Wellness Week replacement of spring break falls flat

Losing spring break still a problem that this initiative does not address

Wellness Week replacement of spring break falls flat


In an email to the University on Nov. 17, Acting Provost Peter Starr announced a new initiative to replace spring break: Wellness Week. Between March 7 and March 13, while classes will still meet synchronously, there will be no written assignments, exams, required readings or quizzes. The goal of this is to relieve stress students are feeling due to the ongoing pandemic, especially as spring break was canceled per President Sylvia Burwell’s email announcing the spring semester plan on Oct. 26. According to the email, spring break was canceled in the interest of preventing further spread of the coronavirus from travel. Winter break has also been extended by one week, with spring classes now beginning on Jan. 19.

This announcement is, frankly, frustrating for students. After it was announced that spring break would be canceled, students were immediately upset by the decision. 

While it is understandable that there are instructional time constraints on the University that likely made it difficult to give different days off, if that is due to the extended winter break then the University is proving just how much they do not understand their students. Winter break is normally approximately four weeks long, and by the time it ends most students feel rested and caught up on their lives. Spring break comes right when students need it most around midterms, after what always feels like a marathon semester. Students need time away from assignments, but also away from responsibilities for a week and classes are included in those responsibilities. Similar to the Thanksgiving break experience, spring break is often an excuse to be able to take one, maybe two days off from homework while the rest of the break is spent hunched over textbooks. Spring break is often spent catching up on readings and finishing midterms. Neither of those breaks are the relaxation opportunity that the University seems to think they are due to the amount of work regularly assigned to students.

Adding a week to winter break does nothing to increase student relaxation for the spring semester. Students will already not be as stressed since classes will not have met for almost a month, as opposed to the middle of March when there will be deadlines every other week on top of regularly assigned reading. If students have a week of no deadlines, but then need to turn around and have a project for every class due March 15, that isn’t relaxing. Perhaps if class was canceled, then several deadlines on one day wouldn’t be a problem. Unfortunately, students do not have seven free days since there is still an asynchronous or synchronous class expectation.

The hope is that somehow this will be enforced on professors or they will make sure to comply without then causing such stressful deadlines. But that is a risk, and students will suffer from it. 

Professors are also in a difficult position of having to retool syllabi, as they try to figure out what to do in discussion-based classes when there are no readings to discuss. There is serious potential for this week to be a waste of class time in other ways too, if students decide to simply not attend. Throughout this semester, it has been easier than ever to skip class, not pay any attention or to show up and leave as soon as the professor puts students in breakout rooms. With no days away from class, how many students will take the opportunity to quietly hit “Leave Meeting” during the Zoom call?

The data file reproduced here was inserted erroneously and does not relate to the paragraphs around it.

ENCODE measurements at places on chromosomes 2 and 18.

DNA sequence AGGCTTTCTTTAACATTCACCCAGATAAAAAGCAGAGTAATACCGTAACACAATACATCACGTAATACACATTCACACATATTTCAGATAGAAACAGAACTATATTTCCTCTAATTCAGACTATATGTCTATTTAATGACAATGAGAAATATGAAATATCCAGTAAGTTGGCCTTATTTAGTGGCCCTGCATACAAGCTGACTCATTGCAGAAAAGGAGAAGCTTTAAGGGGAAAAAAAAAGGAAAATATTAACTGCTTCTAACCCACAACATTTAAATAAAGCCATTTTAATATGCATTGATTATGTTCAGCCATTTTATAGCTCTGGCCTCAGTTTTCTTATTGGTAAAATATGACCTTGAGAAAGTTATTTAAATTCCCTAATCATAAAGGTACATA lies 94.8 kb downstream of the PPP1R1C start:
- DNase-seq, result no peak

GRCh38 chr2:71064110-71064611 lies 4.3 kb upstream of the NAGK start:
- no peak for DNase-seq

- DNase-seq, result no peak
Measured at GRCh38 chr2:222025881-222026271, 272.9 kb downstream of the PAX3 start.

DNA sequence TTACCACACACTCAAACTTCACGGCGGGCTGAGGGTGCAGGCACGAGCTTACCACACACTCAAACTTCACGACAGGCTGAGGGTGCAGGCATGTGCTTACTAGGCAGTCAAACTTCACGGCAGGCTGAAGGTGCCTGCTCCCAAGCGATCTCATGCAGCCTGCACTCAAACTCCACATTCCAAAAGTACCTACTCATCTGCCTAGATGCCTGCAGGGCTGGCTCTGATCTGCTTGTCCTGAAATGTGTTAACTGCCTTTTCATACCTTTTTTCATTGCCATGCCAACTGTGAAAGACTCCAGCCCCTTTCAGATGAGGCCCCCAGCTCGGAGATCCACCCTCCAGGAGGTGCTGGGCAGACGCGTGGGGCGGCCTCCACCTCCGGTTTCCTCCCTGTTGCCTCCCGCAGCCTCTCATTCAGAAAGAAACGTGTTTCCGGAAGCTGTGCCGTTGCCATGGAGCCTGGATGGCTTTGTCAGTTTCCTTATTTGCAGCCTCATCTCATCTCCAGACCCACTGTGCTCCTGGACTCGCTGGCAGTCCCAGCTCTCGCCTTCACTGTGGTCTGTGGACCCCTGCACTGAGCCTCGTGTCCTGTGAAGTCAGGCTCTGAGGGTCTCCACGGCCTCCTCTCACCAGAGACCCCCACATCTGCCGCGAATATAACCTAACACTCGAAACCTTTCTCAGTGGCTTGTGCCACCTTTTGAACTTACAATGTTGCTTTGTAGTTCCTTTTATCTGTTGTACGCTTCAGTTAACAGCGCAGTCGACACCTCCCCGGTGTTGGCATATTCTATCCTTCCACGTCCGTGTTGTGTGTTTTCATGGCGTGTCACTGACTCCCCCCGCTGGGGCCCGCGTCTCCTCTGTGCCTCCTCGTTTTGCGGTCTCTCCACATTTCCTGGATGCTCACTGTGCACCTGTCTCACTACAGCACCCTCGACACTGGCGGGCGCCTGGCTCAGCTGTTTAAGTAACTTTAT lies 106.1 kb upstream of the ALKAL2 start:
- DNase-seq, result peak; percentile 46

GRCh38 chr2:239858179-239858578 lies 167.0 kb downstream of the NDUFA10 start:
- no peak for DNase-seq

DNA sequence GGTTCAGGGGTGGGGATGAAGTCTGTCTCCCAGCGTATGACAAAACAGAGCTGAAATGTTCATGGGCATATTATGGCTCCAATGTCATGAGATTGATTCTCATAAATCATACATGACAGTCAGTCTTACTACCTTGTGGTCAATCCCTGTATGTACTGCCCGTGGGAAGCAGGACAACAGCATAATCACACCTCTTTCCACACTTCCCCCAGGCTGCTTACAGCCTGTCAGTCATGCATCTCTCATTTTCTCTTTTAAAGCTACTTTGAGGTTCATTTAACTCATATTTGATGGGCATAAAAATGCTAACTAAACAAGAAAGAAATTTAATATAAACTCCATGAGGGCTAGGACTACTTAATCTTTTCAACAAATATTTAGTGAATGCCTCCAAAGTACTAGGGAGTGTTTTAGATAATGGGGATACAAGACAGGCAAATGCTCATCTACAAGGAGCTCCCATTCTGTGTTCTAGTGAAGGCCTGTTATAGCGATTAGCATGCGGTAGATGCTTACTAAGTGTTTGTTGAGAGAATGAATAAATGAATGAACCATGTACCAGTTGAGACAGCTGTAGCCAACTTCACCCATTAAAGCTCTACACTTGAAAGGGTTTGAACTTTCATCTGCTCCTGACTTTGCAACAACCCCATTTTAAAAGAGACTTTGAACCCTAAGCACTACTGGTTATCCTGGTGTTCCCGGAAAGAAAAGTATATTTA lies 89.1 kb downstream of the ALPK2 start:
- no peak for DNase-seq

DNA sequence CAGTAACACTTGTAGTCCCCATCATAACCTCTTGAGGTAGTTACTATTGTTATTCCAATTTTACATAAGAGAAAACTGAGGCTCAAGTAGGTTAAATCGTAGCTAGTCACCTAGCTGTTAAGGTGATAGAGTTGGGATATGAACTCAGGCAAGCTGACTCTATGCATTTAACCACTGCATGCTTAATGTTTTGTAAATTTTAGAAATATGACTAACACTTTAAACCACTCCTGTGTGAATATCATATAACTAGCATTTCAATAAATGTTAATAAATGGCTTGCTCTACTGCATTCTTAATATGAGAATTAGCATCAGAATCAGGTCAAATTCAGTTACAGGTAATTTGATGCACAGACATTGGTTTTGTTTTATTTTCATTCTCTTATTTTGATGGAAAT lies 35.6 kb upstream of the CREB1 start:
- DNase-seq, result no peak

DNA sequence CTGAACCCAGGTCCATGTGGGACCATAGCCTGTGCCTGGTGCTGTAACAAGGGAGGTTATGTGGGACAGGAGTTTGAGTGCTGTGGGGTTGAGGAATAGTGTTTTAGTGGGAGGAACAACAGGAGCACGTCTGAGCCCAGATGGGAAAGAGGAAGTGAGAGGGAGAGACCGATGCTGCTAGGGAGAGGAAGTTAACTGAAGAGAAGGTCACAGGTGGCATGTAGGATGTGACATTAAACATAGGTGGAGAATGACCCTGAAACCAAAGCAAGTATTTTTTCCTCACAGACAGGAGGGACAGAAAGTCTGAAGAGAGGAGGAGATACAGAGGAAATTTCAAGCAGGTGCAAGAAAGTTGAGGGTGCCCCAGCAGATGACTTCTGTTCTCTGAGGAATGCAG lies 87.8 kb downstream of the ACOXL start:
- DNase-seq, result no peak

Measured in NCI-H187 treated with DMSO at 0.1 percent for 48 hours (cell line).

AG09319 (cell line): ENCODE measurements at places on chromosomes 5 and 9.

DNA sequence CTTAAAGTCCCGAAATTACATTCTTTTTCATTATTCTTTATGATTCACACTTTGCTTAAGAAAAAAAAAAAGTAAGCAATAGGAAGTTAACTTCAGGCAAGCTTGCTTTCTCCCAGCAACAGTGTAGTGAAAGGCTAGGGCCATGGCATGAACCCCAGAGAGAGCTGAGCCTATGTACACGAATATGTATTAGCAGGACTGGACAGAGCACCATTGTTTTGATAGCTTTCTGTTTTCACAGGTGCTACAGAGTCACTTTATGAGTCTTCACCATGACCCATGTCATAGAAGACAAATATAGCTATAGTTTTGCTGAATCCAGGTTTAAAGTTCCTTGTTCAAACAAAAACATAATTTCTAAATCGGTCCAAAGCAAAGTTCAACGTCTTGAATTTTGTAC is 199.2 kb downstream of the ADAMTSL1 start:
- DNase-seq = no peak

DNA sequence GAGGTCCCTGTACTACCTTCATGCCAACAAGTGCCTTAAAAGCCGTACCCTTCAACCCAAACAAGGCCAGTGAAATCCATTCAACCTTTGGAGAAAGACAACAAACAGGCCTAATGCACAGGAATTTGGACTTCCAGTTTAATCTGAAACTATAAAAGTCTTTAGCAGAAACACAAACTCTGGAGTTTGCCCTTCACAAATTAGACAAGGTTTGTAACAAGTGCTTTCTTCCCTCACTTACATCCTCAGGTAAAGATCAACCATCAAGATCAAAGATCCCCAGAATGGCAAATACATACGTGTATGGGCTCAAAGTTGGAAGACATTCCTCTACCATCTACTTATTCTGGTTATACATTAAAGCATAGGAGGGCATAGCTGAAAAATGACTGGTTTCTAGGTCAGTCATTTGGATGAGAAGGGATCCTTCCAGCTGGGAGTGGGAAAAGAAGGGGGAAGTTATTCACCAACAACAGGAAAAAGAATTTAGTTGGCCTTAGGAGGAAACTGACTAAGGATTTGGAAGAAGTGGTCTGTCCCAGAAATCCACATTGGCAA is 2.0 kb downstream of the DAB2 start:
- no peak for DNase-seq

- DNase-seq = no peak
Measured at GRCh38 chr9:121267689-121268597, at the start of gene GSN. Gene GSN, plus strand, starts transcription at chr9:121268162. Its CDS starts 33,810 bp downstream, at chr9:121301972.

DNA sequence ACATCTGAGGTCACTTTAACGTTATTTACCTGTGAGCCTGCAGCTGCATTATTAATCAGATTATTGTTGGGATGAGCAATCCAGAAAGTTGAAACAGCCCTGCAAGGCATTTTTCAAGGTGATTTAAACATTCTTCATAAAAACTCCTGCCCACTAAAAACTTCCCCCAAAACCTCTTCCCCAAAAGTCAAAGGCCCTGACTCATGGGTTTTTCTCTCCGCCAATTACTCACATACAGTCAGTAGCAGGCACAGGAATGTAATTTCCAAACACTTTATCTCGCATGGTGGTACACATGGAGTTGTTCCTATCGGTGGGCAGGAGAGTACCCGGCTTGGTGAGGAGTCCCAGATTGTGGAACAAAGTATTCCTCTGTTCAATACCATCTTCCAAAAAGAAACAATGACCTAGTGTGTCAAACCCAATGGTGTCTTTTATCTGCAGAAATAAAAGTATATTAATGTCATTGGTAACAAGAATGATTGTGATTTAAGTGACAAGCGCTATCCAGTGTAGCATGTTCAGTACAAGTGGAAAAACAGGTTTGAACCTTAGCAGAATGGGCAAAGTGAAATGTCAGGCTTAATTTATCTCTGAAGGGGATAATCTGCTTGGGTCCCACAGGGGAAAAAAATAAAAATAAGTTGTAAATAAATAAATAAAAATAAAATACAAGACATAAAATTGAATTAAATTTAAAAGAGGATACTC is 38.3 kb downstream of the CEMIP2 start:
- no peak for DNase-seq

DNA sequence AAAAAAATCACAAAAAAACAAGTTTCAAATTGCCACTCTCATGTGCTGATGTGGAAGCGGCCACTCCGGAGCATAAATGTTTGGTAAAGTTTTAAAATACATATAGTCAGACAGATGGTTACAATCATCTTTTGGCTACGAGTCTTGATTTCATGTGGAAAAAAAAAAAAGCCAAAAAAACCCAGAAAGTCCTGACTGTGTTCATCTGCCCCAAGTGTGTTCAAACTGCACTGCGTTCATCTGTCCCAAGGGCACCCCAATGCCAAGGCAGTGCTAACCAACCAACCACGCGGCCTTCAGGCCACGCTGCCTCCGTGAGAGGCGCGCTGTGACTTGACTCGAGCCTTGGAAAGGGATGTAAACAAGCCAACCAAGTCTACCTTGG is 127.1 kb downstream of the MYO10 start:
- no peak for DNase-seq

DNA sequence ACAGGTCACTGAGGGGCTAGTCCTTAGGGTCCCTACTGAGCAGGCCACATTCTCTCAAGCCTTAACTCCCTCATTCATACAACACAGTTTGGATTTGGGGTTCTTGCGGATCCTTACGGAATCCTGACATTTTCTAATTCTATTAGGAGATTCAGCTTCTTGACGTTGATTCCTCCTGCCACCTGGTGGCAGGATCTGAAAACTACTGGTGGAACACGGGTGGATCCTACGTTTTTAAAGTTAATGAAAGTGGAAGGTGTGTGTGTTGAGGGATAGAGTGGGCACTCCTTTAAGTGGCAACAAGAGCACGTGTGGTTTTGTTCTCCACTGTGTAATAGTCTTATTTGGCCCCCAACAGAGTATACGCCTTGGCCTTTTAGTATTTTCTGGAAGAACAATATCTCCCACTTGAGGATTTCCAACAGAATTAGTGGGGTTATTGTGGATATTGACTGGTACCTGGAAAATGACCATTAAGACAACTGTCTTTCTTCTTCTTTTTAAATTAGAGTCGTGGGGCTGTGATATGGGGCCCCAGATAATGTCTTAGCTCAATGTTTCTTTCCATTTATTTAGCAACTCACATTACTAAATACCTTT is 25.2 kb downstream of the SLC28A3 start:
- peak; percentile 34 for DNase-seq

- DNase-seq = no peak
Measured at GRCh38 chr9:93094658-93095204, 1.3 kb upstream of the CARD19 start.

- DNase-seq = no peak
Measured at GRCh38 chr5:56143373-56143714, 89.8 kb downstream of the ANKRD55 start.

There also seems to be a misunderstanding about the complaint of Zoom fatigue by both students and professors. Part of Zoom fatigue is the general screen fatigue we all feel between staring at computer screens for class, required readings and writing papers or discussion board posts. This plan will, in theory, cut down on overall screen time. It is Zoom class itself that is fatiguing to students and professors, having to look at faces or more often black boxes on a screen, having to force a conversation in breakout rooms when everyone is too exhausted to care. Still requiring class is not a break for students and does not give anyone a break from Zoom fatigue.

The biggest issue with eliminating spring break in favor of a longer winter break is it being in the interest of health and safety. This spring semester plan is not anywhere close to a return to campus for students. For a majority of the student body, nothing is changing. They will still be living at home, making whatever choices they choose outside the purview of the University, and attending class online. Even as some may move back to D.C., online classes can be done from anywhere, potentially not stopping people from traveling anyway. 

This fall was a challenge. Next spring will, potentially, be even more so. There are no easy answers about the best thing to do for students or professors. Maybe giving students a spring break would be a mistake. With the fall quickly coming to a close, it will be a challenge come January to look toward May with no sufficient break from class in sight. At a minimum, it is disheartening for students. This replacement of a break with Wellness Week does not meet students’ needs during the pandemic, and there must be other options that are better. Instead of more winter break, sporadic three or four day weekends would have given students the necessary breathing room to complete assignments. With no break from school, the spring will likely be a semester of unwellness, and the University needs to be prepared for mental health complaints and academic struggles from their students. We can only hope they understand this time.

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